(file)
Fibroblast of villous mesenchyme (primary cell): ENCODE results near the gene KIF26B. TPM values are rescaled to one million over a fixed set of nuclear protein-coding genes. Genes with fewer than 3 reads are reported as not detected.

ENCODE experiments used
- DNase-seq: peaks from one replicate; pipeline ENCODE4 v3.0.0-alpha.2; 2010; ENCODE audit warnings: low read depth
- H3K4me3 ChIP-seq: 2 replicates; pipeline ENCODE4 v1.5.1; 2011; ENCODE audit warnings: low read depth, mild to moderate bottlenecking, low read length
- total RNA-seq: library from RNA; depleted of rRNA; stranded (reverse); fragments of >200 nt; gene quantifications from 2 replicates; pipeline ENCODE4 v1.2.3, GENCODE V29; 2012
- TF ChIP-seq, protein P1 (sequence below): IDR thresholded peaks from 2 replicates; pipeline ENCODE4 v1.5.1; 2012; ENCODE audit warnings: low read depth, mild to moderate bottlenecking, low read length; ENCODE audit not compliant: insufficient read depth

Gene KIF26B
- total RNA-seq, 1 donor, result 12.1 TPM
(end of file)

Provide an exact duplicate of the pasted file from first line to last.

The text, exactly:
Fibroblast of villous mesenchyme (primary cell): ENCODE results near the gene KIF26B. TPM values are rescaled to one million over a fixed set of nuclear protein-coding genes. Genes with fewer than 3 reads are reported as not detected.

ENCODE experiments used
- DNase-seq: peaks from one replicate; pipeline ENCODE4 v3.0.0-alpha.2; 2010; ENCODE audit warnings: low read depth
- H3K4me3 ChIP-seq: 2 replicates; pipeline ENCODE4 v1.5.1; 2011; ENCODE audit warnings: low read depth, mild to moderate bottlenecking, low read length
- total RNA-seq: library from RNA; depleted of rRNA; stranded (reverse); fragments of >200 nt; gene quantifications from 2 replicates; pipeline ENCODE4 v1.2.3, GENCODE V29; 2012
- TF ChIP-seq, protein P1 (sequence below): IDR thresholded peaks from 2 replicates; pipeline ENCODE4 v1.5.1; 2012; ENCODE audit warnings: low read depth, mild to moderate bottlenecking, low read length; ENCODE audit not compliant: insufficient read depth

Gene KIF26B
- total RNA-seq, 1 donor, result 12.1 TPM